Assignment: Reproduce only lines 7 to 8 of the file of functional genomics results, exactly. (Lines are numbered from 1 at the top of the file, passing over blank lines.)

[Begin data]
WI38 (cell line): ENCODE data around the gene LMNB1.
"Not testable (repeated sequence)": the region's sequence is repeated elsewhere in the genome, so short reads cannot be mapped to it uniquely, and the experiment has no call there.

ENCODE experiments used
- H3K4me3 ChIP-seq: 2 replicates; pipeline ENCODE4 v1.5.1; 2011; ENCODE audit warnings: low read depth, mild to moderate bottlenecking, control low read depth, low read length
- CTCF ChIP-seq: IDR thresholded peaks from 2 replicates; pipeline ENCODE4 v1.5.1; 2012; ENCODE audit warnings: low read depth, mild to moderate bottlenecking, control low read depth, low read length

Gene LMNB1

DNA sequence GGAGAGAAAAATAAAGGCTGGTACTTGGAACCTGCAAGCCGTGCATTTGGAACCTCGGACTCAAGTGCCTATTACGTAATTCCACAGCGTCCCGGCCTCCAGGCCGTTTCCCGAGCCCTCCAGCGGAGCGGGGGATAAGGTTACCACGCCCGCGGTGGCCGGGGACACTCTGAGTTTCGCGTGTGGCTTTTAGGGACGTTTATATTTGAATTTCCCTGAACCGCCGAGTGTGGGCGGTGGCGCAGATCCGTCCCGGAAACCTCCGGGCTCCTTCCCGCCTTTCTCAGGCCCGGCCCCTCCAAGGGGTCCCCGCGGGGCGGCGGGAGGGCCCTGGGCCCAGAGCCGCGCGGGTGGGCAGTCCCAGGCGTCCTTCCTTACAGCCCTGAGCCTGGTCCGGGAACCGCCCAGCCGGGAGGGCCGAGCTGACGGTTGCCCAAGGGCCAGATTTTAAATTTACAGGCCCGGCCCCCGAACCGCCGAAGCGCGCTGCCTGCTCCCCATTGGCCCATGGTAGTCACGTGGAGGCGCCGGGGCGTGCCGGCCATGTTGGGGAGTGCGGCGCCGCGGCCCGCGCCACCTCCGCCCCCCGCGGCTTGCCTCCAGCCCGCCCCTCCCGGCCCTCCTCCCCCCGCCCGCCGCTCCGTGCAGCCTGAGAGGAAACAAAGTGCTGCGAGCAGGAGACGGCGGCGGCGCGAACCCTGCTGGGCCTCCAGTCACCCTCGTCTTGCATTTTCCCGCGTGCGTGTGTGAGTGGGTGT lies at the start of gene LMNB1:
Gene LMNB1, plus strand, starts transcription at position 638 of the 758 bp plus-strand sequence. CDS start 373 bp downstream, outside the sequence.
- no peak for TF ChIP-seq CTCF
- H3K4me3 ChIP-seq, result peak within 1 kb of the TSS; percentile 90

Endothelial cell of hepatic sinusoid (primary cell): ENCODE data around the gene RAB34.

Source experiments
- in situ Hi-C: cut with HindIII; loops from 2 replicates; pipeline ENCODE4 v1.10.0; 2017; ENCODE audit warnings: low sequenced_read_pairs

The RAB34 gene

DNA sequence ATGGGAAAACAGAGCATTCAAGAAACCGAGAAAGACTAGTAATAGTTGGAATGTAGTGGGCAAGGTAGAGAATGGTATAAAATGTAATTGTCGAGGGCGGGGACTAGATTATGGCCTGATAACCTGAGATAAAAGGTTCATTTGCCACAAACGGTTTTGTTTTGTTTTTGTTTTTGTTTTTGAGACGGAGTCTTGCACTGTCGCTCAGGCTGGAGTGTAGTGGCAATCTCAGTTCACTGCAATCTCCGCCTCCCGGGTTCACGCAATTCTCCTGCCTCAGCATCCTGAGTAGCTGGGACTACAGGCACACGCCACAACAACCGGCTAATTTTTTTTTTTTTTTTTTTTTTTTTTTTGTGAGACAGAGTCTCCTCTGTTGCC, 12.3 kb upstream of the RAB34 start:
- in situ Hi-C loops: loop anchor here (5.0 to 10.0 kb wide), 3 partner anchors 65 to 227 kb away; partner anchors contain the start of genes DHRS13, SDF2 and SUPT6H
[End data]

DNA sequence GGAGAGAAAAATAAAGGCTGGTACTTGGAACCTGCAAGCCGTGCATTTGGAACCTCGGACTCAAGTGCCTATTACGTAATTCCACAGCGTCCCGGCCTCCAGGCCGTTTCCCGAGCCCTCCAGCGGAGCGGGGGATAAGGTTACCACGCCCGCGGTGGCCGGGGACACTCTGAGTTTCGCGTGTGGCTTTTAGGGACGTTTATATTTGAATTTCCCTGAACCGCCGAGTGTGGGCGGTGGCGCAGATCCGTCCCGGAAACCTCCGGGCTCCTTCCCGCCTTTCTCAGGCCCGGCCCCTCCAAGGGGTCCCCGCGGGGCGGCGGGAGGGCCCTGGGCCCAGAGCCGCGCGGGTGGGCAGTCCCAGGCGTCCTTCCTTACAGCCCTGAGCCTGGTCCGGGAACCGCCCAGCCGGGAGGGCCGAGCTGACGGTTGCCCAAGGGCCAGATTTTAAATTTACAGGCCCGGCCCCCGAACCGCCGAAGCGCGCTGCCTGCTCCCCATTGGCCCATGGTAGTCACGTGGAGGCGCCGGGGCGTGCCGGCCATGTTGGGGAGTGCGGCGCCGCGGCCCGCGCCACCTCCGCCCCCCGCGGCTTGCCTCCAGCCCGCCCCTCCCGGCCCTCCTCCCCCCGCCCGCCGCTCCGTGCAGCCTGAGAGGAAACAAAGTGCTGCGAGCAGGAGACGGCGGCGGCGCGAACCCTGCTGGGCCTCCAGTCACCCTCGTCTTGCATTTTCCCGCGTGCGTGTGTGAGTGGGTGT lies at the start of gene LMNB1:
Gene LMNB1, plus strand, starts transcription at position 638 of the 758 bp plus-strand sequence. CDS start 373 bp downstream, outside the sequence.